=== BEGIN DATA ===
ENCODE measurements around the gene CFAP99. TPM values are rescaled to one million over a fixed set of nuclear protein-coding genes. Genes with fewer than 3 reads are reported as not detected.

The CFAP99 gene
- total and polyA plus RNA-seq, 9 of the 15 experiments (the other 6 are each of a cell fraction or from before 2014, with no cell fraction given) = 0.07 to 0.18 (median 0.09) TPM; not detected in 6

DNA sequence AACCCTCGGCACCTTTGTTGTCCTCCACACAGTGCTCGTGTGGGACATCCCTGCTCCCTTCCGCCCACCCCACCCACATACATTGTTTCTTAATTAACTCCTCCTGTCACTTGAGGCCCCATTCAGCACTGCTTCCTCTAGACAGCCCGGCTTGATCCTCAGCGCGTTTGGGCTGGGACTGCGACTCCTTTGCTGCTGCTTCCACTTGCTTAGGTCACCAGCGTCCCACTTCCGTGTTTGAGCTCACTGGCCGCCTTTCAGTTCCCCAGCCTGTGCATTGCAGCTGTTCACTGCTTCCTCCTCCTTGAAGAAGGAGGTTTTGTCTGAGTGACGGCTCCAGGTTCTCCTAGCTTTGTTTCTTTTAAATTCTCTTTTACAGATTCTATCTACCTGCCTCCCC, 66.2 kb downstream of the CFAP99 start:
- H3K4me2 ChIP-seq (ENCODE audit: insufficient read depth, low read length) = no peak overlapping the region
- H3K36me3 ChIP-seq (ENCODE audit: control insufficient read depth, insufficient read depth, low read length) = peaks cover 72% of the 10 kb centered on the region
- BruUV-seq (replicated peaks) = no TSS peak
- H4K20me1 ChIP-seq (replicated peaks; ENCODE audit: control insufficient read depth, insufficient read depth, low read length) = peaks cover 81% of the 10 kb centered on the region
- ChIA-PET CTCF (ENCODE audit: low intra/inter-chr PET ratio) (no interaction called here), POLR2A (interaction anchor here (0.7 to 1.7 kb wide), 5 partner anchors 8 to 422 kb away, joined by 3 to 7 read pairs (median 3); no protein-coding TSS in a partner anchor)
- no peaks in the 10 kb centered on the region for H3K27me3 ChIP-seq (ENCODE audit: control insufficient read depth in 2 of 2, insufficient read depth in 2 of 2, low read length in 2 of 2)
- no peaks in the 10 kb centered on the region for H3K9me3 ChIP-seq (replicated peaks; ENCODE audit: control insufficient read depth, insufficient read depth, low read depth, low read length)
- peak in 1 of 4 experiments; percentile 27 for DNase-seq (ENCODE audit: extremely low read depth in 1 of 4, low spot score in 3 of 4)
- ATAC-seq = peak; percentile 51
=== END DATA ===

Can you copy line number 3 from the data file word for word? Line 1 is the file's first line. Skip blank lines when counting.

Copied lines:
- total and polyA plus RNA-seq, 9 of the 15 experiments (the other 6 are each of a cell fraction or from before 2014, with no cell fraction given) = 0.07 to 0.18 (median 0.09) TPM; not detected in 6